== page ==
Our apprehension of the manifold of appearance is always successive, and therefore is always varying. Hence through apprehension alone we can never determine whether this manifold considered as object of experience is simultaneous or sequential. We cannot determine this unless something underlying in experience is there always--i.e., something enduring and permanent of which all variation and simultaneity are only so many ways (modes of time) in which the permanent exists.
Actually, "pretension, vanity and really bad writing", hmm... .
And that is part of the point, here. It has been a trend of certain people to use what they feel to be bad writing to reject taking seriously intellectual positions. As someone who has done a lot of work on Judith Butler, I find this pretension beyond annoying. If I have to hear one more time that Butler won a bad writing award, I think I will lend them a copy of Hegel's Phenomenology of Spirit, and say, "If you want some bad writing!". Look, I think writing matters. We should probably strive to be good writers (though, I think I have bigger spectrum for styles that count as good), but the quality of writing is not an intellectual reason to denounce a thinker.
Lastly, there is no way to write a post on poseur alerts, without doing something that looks like a poseur alert, so here is mine.
Whenever I hear the word poseur, I am immediately transported back to high school. I was a teen in the 90s, of the goth/punk/glam variety. It was a common insult in those groups to refer to other people as poseurs. Basically, we had grown up before Hot Topic, listening to Nine Inch Nails and Marilyn Manson. As we got older we discovered The Cure, Bauhaus, Siouxsie and the Banshees, etc. This all seems so terribly silly now, but what comes next is even sillier. We of course labeled as poseurs all those younger goths who shopped at Hot Topic, and listened to Korn and Slipknot and whatever else it was they listened to. This is was a time period when a band you heard of the day before, you used to look down your nose at someone who haven't already heard of them. What, you like NIN but you haven't heard of Skinny Puppy?! That sort of thing. See, calling someone else a poseur was all a part of the pretension of that subculture; it was all a part of boundary maintenance and hiding our fears of incompetence. When I hear grown people refer to someone as a poseur, I can't help but immediately think, What are you afraid of?. This is clearly not just a problem of Andrew Sullivan, but of a broader mentality that attacks certain styles of writing. You know the kind I speak of.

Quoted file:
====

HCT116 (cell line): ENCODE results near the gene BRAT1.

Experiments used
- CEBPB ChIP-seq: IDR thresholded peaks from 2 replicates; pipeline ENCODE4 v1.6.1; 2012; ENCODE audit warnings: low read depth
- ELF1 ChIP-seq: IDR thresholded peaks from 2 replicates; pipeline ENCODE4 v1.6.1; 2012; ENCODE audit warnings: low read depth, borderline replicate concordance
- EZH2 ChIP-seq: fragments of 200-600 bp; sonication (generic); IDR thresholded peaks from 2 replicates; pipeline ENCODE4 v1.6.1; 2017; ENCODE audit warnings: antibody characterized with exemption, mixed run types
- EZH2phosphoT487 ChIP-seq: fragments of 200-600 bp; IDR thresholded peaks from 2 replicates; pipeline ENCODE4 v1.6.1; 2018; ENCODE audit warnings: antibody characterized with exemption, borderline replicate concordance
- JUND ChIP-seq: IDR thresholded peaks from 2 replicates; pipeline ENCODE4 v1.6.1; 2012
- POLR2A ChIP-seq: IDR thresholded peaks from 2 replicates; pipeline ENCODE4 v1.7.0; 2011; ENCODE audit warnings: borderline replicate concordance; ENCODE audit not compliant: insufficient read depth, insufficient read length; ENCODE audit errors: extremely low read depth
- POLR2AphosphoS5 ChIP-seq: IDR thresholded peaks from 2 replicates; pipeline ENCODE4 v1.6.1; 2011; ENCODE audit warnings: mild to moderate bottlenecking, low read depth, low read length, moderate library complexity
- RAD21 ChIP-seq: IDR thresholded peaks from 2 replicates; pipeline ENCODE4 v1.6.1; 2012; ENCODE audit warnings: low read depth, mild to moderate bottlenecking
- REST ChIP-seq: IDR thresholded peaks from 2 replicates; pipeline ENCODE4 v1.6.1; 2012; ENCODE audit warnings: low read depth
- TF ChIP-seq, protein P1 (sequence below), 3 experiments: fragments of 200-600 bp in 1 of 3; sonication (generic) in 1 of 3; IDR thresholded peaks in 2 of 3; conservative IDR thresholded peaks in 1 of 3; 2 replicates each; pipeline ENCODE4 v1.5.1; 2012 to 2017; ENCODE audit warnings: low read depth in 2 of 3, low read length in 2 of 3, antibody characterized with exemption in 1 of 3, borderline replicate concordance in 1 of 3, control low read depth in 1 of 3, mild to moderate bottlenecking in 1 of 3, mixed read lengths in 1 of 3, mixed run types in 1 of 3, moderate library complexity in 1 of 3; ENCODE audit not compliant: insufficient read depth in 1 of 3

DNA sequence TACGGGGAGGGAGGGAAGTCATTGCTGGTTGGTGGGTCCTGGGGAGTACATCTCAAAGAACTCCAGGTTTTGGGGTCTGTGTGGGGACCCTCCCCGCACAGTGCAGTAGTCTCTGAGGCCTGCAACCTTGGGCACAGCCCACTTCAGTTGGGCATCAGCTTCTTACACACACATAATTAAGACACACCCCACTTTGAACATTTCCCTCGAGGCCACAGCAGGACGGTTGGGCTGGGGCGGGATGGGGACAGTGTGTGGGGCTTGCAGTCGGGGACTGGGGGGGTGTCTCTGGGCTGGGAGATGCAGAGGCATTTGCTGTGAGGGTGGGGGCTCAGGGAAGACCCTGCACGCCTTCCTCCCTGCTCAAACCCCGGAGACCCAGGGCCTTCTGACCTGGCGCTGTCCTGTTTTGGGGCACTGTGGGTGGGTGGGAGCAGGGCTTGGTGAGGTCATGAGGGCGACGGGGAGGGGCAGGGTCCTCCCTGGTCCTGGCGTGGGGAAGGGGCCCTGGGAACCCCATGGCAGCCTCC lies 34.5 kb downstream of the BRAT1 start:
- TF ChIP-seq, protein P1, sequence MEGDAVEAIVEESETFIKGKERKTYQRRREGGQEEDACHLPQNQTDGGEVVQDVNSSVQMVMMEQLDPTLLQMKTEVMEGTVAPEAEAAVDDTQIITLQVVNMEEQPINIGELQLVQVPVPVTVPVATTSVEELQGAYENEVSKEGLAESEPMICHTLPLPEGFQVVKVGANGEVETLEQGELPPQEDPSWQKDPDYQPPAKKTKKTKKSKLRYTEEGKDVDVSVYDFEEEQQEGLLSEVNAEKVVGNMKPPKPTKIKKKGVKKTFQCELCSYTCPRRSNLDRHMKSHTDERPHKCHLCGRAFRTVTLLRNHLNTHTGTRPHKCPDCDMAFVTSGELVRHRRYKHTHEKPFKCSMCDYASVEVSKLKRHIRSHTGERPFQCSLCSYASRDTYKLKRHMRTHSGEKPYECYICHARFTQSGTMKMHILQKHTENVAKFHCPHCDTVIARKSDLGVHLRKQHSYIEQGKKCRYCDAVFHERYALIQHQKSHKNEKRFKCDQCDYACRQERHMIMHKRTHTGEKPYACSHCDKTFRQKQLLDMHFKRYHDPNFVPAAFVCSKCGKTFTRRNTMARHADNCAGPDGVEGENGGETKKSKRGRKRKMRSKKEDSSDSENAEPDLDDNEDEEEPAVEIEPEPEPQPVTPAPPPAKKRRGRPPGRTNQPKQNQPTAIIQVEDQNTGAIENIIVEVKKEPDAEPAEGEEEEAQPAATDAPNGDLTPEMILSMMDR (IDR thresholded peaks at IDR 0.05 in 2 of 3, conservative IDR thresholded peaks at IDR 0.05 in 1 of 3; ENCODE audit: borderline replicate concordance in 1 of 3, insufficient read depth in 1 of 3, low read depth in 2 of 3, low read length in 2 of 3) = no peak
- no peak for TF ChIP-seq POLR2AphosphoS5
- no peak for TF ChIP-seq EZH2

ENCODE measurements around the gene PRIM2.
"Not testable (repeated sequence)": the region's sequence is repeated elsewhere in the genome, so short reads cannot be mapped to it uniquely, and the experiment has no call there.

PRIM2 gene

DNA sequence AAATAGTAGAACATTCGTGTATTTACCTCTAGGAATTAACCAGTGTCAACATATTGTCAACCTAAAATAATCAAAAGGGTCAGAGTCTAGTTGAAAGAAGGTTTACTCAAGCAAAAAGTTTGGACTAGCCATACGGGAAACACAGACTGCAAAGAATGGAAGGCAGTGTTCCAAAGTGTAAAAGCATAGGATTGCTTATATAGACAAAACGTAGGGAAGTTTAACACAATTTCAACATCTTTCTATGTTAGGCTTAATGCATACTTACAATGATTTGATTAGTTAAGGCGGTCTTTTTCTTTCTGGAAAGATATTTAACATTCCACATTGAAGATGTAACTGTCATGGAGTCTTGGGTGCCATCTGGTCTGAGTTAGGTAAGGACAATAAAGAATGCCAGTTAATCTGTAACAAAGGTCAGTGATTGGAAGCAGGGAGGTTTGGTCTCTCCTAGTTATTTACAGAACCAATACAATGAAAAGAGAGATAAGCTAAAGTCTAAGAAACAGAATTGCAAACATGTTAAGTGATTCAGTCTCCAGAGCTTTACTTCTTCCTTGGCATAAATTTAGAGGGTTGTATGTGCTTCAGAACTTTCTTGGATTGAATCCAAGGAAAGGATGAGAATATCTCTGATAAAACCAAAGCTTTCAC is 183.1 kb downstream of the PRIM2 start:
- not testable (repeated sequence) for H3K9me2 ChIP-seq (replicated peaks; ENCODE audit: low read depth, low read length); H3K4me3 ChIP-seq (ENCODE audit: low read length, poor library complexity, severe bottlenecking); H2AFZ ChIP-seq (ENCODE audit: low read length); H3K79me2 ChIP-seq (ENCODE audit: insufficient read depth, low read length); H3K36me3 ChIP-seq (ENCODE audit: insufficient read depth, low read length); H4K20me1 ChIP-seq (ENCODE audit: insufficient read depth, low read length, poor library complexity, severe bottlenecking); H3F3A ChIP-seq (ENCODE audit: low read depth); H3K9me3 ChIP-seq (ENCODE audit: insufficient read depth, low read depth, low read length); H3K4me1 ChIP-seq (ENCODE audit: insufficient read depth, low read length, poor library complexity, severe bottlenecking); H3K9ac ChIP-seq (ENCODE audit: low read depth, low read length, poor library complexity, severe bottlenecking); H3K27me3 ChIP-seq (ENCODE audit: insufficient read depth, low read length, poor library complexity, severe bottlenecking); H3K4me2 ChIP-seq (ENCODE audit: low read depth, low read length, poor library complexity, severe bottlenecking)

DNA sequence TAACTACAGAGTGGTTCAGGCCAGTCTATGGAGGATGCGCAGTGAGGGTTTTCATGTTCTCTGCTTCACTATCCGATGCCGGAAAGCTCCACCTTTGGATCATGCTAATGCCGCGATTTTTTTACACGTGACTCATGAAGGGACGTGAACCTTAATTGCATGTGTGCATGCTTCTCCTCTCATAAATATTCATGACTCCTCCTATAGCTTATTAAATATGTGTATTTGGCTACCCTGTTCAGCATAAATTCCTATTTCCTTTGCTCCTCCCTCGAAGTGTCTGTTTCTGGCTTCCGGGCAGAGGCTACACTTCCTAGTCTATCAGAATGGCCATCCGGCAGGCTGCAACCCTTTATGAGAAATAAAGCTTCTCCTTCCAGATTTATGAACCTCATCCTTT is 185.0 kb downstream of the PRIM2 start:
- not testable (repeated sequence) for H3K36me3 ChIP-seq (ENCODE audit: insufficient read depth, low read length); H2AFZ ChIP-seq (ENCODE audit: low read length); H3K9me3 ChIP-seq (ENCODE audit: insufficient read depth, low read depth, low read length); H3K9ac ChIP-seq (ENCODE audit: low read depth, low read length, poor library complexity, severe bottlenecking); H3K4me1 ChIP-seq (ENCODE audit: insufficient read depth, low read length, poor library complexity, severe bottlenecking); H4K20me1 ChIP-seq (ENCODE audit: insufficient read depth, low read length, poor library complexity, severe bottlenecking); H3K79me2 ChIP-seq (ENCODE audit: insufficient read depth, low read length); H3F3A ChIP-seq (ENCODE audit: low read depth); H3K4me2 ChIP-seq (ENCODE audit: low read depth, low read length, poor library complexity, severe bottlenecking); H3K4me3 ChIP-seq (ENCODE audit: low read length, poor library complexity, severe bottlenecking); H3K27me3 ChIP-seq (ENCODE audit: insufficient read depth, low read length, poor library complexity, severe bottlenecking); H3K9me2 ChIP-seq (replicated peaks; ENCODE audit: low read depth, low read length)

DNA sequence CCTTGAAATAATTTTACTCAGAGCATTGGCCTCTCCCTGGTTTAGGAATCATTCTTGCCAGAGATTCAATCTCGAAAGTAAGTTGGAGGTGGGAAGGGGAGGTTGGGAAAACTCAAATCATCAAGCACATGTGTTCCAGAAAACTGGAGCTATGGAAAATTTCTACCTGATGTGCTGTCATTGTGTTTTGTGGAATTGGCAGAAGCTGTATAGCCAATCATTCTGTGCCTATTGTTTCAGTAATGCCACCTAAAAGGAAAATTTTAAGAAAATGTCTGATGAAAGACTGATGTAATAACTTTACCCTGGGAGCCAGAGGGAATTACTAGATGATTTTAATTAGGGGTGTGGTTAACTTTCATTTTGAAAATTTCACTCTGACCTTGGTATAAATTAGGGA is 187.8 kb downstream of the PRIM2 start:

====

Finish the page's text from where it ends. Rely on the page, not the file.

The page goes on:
Though, the fact that Andrew Sullivan once included himself in the poseur alert was nice. I still thinks he should stop calling people poseurs, and just go listen to some Nine Inch Nails (or, whatever).
Update: Hi Andrew Sullivan readers! I will add that I appreciate his tendency to post dissents on his blog.